However, Christine Tiscareno, oil and gas equity analyst with Standard and Poors, warns that success of the project depends on different factors, including demand for oil and its price. “Just because you know how to develop natural gas or oil in Canada or West Texas doesn’t mean that you can apply the exact same technology in the Arctic. That remains to be seen. One thing that can be said for sure is that it is good for Russia to have a chance to develop its reserves when consumption is on the increase”.

It’s not yet clear what investment prospects the project is opening up for Exxon though since it’s hard to predict whether high global oil prices can be sustained if demand falls in a recession. And with uncertainty of investment prospects it looks reasonable for the Russian government to be promising to abolish export duties and reduce the mineral extraction tax to just 5 % for the next 15 years.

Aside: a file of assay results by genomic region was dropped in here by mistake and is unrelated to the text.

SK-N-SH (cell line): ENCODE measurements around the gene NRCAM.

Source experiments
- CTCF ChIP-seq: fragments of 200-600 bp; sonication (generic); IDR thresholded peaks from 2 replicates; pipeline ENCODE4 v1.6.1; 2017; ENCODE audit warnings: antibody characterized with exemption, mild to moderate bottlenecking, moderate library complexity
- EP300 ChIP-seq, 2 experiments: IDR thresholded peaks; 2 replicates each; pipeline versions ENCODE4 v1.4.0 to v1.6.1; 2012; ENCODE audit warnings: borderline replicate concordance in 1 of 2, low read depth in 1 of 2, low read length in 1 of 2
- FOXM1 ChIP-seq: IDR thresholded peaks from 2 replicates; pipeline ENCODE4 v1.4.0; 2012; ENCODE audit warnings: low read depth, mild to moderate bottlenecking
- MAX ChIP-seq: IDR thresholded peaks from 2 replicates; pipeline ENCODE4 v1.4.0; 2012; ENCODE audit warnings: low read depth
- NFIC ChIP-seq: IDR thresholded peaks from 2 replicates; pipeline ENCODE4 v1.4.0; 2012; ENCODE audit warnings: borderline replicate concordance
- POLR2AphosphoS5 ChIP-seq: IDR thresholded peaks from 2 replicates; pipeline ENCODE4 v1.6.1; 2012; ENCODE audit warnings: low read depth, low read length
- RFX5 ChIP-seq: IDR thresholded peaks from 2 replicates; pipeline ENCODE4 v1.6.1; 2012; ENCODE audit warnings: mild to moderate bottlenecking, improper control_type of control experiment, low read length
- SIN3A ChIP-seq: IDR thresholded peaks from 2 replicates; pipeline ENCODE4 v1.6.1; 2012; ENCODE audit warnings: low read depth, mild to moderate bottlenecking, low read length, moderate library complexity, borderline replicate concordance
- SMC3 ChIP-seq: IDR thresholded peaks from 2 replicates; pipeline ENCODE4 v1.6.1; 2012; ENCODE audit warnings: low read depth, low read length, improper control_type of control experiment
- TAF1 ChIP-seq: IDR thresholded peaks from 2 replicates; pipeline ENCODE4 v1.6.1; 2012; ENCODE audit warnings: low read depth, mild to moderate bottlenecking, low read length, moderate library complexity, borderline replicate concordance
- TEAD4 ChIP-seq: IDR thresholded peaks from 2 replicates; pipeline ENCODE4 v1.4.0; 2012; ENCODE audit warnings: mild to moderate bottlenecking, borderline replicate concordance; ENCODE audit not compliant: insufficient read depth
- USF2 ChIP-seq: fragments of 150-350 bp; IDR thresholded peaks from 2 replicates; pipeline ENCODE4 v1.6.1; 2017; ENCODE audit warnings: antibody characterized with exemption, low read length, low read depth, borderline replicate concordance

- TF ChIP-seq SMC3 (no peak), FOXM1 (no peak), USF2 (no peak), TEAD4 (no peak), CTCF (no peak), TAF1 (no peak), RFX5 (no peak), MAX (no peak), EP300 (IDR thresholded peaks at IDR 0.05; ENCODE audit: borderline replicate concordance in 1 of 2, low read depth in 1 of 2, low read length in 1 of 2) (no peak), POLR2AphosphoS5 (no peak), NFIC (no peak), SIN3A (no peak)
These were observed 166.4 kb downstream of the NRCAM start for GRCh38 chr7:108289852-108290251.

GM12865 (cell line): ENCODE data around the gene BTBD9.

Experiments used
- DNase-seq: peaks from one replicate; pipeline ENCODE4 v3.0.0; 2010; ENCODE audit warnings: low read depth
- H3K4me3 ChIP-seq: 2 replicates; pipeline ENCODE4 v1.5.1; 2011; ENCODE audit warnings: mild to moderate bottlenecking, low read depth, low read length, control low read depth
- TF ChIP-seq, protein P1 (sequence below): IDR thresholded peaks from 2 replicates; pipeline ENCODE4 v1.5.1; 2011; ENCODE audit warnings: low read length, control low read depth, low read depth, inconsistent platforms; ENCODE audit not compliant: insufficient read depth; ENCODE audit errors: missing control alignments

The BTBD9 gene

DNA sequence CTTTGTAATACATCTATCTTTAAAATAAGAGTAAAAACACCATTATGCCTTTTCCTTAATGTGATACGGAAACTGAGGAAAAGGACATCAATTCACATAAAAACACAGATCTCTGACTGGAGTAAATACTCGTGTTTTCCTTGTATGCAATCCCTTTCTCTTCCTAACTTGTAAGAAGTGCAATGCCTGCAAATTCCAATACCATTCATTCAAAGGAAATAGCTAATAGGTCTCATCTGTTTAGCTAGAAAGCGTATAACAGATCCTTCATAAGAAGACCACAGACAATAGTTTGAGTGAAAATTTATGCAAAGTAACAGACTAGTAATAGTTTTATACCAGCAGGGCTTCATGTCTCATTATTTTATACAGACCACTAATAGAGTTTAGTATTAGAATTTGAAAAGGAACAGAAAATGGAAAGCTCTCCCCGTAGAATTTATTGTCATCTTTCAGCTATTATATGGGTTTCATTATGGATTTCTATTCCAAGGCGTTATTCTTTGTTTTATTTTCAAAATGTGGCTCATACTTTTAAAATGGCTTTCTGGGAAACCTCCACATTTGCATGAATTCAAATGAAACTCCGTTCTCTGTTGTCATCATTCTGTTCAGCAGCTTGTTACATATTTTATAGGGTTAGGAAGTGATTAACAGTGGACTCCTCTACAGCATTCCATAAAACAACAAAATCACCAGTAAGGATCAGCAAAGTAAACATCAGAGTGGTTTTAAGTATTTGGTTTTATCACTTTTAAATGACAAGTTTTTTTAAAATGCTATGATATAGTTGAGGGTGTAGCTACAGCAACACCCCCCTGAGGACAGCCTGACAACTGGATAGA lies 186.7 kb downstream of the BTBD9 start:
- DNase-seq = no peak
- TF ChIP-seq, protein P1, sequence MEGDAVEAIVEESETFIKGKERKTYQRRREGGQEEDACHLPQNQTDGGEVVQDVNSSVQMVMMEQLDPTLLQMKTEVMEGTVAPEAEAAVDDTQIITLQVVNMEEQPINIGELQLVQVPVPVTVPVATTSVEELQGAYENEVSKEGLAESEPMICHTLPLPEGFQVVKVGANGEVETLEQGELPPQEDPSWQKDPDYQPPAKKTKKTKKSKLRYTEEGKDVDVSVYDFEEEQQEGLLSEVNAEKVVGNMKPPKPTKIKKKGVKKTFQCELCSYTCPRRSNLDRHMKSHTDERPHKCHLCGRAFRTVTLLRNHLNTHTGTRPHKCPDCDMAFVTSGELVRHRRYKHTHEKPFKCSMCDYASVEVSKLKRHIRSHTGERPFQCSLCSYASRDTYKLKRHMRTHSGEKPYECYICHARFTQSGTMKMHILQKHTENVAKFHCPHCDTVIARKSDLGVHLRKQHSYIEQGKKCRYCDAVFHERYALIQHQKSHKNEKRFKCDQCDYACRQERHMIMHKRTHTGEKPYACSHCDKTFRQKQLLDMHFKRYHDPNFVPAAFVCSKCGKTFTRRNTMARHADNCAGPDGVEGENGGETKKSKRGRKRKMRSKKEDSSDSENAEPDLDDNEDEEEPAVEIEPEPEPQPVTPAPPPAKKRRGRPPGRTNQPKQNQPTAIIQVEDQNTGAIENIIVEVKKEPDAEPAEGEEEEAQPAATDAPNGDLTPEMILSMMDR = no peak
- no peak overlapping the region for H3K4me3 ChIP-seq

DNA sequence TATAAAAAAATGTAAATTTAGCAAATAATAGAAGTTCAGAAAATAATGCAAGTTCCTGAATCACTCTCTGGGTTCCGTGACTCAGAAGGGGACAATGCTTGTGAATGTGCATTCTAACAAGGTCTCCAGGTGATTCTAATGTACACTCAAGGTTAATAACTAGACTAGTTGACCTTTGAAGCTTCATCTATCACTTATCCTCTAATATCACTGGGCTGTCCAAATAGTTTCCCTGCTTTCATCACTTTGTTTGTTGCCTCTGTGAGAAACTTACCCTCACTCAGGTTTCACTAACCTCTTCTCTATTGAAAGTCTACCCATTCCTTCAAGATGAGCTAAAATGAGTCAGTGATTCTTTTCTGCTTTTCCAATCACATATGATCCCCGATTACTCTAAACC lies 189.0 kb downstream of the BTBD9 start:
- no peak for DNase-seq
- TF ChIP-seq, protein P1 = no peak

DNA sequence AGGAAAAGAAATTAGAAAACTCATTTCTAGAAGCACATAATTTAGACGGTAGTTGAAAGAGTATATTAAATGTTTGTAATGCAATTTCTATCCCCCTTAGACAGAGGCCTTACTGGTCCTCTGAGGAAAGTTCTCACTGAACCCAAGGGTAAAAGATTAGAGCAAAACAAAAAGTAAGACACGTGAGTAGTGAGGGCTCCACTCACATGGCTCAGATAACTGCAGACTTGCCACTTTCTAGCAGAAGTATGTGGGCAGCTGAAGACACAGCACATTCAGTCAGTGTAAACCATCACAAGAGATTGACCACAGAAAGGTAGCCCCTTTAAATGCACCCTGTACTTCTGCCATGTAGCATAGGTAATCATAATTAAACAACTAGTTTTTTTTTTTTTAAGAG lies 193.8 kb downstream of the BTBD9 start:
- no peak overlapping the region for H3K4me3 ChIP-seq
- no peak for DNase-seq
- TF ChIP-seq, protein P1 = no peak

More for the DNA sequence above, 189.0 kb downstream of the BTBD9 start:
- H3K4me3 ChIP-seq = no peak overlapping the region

Christine Tiscareno says Exxon’s interest in the country might diverge at certain point at the time when you have different demand. “The money is not yet on the table. We are now talking about potential development, with Exxon not probably being able to develop all of the deposits there. It depends on whether oil demand will be growing or on the contrary decreasing in the future. As for Russia it remains to be seen whether they will stick just to one partner, Exxon, for the whole project or whether they will diversify”.